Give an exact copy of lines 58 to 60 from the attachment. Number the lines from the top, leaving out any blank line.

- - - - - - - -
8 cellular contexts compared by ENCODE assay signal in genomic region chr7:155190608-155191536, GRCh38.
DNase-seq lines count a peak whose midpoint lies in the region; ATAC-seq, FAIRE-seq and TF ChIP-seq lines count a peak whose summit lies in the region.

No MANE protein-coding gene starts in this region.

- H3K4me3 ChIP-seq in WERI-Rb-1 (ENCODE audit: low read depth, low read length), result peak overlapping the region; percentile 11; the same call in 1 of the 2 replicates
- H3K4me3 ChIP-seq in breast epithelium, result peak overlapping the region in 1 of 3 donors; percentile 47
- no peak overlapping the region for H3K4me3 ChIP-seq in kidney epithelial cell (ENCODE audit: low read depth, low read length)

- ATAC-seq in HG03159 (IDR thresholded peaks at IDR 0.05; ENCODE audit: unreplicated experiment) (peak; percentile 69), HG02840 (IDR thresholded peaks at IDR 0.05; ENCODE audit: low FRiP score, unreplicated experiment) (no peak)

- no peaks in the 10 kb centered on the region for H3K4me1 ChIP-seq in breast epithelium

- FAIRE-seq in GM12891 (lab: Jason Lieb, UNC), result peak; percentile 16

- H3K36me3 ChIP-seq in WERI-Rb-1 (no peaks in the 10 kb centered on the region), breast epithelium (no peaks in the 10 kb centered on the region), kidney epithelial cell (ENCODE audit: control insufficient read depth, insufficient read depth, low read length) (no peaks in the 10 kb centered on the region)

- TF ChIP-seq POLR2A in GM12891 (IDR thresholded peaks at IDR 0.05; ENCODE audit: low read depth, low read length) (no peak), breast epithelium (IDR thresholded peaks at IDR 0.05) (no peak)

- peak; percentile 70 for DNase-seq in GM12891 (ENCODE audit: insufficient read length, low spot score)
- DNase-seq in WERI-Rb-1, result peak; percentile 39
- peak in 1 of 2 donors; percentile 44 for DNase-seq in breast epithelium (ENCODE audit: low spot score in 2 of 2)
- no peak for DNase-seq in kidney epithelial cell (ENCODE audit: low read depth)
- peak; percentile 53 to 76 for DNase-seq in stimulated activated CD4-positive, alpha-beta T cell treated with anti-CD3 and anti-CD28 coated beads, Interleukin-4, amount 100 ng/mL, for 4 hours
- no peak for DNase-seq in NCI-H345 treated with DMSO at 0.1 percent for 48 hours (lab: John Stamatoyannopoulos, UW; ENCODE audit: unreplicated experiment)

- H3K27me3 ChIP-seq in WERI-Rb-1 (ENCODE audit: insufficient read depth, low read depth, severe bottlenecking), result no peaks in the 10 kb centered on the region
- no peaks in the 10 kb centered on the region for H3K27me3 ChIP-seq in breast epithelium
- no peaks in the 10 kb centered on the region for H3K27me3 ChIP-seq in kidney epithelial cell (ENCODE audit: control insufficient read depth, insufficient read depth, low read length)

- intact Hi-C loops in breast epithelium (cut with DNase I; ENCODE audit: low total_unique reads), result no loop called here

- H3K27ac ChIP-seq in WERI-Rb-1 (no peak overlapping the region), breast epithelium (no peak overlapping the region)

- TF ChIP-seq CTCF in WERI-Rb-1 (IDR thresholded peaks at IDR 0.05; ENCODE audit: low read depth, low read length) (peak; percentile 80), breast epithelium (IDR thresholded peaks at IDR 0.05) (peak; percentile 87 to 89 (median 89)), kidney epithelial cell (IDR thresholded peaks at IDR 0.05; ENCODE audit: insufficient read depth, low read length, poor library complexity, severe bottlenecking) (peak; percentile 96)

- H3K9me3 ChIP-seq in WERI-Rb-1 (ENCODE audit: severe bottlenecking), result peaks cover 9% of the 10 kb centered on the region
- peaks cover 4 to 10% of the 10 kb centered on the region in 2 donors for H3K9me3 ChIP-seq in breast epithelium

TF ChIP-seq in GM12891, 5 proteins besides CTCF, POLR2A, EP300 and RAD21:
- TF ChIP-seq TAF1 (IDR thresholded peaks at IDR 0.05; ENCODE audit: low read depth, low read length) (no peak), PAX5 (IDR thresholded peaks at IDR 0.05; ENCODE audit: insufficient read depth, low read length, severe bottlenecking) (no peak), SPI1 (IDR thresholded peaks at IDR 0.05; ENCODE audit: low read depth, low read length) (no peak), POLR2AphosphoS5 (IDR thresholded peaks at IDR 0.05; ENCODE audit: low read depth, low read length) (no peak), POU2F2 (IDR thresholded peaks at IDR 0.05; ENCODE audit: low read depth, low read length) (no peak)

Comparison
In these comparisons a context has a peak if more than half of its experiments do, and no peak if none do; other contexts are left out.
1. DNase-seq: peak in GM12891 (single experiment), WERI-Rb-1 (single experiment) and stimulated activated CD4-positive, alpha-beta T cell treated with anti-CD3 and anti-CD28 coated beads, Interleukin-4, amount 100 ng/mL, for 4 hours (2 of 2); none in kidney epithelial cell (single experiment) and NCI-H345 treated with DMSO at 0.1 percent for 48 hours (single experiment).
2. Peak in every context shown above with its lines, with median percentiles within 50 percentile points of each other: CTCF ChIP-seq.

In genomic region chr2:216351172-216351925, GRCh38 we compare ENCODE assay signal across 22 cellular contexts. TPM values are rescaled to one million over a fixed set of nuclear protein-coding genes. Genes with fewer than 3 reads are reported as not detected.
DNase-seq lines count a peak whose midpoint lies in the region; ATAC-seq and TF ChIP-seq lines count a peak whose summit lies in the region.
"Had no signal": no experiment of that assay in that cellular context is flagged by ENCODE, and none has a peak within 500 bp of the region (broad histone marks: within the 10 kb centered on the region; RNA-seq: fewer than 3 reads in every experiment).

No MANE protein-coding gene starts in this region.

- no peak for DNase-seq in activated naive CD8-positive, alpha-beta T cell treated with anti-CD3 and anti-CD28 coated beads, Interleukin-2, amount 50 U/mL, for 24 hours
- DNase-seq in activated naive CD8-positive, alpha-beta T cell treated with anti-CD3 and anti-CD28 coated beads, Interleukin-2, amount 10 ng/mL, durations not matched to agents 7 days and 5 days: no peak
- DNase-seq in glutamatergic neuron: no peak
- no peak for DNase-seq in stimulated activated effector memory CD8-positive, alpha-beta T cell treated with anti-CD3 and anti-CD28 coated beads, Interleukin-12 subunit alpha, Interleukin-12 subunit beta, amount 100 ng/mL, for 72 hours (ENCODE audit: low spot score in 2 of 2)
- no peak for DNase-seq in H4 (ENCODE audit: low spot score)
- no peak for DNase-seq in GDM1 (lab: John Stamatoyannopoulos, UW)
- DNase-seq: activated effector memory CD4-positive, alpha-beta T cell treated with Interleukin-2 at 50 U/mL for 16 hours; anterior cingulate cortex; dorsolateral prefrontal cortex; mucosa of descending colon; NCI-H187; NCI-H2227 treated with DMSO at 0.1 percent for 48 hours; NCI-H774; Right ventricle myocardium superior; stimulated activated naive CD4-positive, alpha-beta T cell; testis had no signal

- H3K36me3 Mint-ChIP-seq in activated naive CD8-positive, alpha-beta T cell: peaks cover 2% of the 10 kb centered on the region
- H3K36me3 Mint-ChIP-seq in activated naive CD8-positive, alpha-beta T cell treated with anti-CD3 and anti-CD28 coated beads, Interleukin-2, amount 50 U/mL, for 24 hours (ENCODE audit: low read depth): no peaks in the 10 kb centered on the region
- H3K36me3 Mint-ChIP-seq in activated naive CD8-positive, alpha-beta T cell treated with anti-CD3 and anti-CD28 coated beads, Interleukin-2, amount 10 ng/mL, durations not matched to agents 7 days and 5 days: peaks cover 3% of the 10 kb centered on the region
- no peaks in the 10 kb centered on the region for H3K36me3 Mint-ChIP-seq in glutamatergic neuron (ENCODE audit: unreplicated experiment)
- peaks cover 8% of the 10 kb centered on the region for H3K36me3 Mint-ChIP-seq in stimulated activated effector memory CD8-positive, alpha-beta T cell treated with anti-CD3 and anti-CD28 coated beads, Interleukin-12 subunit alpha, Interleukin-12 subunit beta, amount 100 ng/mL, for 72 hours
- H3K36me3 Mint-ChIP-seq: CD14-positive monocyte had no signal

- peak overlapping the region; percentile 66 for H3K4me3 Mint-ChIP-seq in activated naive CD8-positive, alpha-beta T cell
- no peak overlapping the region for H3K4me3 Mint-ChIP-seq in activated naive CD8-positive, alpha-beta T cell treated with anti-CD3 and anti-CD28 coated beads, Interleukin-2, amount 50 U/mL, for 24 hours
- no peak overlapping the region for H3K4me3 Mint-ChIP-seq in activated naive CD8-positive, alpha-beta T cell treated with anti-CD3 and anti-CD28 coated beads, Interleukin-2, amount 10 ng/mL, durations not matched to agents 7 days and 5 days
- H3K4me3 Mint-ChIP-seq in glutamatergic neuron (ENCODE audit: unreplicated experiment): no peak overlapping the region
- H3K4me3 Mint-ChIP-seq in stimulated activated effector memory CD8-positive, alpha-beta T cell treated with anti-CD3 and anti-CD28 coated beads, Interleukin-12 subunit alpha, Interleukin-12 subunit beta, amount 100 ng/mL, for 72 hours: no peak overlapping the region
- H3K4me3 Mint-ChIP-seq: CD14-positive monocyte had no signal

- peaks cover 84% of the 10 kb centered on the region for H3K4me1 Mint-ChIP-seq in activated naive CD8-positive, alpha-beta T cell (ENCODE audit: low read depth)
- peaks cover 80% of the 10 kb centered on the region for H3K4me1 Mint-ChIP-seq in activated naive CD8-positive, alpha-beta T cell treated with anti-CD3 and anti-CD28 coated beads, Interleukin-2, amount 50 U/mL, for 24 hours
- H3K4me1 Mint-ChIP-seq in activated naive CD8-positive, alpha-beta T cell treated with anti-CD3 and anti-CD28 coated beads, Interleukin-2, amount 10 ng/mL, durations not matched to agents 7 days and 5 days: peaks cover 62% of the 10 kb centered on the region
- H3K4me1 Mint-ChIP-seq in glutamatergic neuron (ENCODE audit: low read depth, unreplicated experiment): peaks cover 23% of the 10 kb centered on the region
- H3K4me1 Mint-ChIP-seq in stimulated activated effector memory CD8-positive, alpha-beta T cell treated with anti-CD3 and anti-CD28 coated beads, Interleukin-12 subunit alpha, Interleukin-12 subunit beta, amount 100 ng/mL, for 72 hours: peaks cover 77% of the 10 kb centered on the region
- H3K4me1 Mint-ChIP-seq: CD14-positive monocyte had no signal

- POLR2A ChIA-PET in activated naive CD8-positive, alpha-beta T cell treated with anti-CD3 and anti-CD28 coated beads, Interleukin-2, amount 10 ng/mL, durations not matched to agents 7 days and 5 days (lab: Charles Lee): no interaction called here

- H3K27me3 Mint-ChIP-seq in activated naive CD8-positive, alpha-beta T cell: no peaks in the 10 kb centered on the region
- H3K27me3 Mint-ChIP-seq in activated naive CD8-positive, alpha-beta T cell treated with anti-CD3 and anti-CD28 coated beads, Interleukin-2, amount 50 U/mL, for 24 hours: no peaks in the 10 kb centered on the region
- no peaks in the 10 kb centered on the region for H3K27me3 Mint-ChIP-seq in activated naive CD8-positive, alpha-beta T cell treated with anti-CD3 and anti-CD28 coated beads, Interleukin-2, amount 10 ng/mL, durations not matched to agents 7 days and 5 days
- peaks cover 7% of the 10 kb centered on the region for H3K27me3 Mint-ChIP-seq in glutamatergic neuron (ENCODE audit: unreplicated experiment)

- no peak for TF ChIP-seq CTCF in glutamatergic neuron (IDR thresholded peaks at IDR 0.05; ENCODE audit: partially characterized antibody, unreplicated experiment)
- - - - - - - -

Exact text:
- H3K4me1 Mint-ChIP-seq in glutamatergic neuron (ENCODE audit: low read depth, unreplicated experiment): peaks cover 23% of the 10 kb centered on the region
- H3K4me1 Mint-ChIP-seq in stimulated activated effector memory CD8-positive, alpha-beta T cell treated with anti-CD3 and anti-CD28 coated beads, Interleukin-12 subunit alpha, Interleukin-12 subunit beta, amount 100 ng/mL, for 72 hours: peaks cover 77% of the 10 kb centered on the region
- H3K4me1 Mint-ChIP-seq: CD14-positive monocyte had no signal